If offshore drilling opportunities were expanded, as oil and natural gas were discovered, domestic supplies would increase, causing the price of natural gas to fall. Falling prices would benefit consumers in the short-term, but would likely reduce the development of on-shore shale resources in the longer term, depending upon which sources had lower costs.

These two examples show that unintended consequences of policy decisions could affect natural gas markets. The results could upset the calculation of net economic benefits that the United States might expect to experience from development of the expanded shale gas resource base.


Given existing data, most indications point to the changes in the natural gas industry as positive to the overall U.S. economy. Industries that use natural gas as an input have seen prices fall. Producers have expanded the U.S. resource base tremendously, including for oil. Low prices have forced producers to be innovative and drive down production costs. Similarly, environmental concerns are prompting companies to be more proactive in addressing these issues. Also responding to environmental concerns, a number of major natural gas and oil producing states have revised their rules, which has not appeared to have inhibited production in those states.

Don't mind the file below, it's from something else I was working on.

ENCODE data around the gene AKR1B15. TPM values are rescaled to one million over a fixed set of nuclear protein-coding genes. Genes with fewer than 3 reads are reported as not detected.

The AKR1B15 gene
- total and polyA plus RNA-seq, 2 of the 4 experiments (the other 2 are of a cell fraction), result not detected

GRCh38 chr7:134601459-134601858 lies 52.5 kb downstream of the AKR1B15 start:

The next five years will be telling as proposed projects will either come to fruition, be postponed, or be cancelled. Investment decisions are being made given existing realities and future perceptions of the market. Many of the environmental concerns may be addressed by industry, federal, state, and local governments, and the market. Production efficiencies and extraction improvements, particularly in regards to water use, are likely to be made in this time period.